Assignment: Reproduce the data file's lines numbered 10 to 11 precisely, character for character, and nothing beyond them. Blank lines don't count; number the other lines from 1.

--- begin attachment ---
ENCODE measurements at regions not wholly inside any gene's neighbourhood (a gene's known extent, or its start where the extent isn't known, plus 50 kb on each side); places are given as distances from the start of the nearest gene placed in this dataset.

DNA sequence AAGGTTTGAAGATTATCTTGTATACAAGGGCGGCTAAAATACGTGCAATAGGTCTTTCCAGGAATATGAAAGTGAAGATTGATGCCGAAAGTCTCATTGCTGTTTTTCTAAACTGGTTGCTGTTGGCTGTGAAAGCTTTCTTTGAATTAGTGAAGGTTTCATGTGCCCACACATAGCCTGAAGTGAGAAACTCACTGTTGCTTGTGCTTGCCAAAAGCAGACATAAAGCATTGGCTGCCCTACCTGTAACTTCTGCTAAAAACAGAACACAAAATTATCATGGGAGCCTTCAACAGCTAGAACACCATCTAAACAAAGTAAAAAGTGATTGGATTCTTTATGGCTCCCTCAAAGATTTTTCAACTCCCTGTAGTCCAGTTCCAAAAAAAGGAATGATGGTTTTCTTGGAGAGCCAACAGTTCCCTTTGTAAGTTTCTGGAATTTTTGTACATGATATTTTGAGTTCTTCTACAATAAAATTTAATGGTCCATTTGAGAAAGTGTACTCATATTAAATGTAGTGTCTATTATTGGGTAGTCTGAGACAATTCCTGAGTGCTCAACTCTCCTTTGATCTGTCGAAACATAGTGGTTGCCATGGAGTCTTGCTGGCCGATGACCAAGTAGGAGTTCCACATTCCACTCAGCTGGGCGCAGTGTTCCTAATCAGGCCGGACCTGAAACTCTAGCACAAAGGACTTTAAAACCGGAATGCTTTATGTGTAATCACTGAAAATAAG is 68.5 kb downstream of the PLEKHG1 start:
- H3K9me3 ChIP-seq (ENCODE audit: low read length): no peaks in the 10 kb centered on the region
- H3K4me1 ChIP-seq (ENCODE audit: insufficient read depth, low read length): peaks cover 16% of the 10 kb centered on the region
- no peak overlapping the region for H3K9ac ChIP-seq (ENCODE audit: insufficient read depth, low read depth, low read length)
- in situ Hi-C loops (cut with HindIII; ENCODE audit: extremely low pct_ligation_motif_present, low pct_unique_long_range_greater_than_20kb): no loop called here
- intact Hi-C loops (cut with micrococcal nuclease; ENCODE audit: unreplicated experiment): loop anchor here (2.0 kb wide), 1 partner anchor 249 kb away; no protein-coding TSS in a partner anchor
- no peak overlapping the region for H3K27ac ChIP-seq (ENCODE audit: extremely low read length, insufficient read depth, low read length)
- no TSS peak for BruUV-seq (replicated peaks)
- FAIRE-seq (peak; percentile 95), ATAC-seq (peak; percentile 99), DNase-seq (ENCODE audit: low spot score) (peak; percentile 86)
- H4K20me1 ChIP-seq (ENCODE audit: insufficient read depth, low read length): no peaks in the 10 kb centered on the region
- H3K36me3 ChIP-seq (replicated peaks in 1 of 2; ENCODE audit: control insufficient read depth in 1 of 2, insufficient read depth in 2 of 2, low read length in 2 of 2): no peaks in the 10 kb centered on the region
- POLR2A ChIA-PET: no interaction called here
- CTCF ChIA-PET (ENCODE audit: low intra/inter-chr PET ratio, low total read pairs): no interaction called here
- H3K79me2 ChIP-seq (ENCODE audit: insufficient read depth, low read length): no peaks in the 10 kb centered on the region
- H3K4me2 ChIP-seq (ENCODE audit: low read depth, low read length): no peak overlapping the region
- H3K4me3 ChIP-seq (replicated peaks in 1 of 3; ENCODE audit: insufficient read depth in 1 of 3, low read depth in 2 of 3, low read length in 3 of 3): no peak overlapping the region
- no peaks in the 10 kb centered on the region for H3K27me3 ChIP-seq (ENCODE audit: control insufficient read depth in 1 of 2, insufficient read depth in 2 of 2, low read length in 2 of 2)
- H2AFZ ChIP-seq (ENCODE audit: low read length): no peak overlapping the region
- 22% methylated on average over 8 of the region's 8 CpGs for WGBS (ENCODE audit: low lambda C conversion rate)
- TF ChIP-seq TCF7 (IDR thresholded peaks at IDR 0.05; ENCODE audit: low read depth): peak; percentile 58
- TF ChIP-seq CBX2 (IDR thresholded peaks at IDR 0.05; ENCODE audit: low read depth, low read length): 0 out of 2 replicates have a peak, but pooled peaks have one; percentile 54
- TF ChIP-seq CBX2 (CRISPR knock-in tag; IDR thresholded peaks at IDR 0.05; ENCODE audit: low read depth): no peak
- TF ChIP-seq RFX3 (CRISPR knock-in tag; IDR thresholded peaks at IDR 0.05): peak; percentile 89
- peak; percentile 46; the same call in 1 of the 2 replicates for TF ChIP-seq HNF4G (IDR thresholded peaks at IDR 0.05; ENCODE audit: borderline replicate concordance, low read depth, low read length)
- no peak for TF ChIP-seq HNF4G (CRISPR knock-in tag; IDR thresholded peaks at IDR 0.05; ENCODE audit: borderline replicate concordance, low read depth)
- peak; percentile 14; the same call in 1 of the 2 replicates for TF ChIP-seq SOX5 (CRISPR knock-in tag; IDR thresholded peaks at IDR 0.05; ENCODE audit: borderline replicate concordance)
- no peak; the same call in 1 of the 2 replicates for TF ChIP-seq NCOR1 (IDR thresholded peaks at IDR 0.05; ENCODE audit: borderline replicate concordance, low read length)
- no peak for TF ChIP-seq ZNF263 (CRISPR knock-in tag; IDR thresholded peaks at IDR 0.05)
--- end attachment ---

- FAIRE-seq (peak; percentile 95), ATAC-seq (peak; percentile 99), DNase-seq (ENCODE audit: low spot score) (peak; percentile 86)
- H4K20me1 ChIP-seq (ENCODE audit: insufficient read depth, low read length): no peaks in the 10 kb centered on the region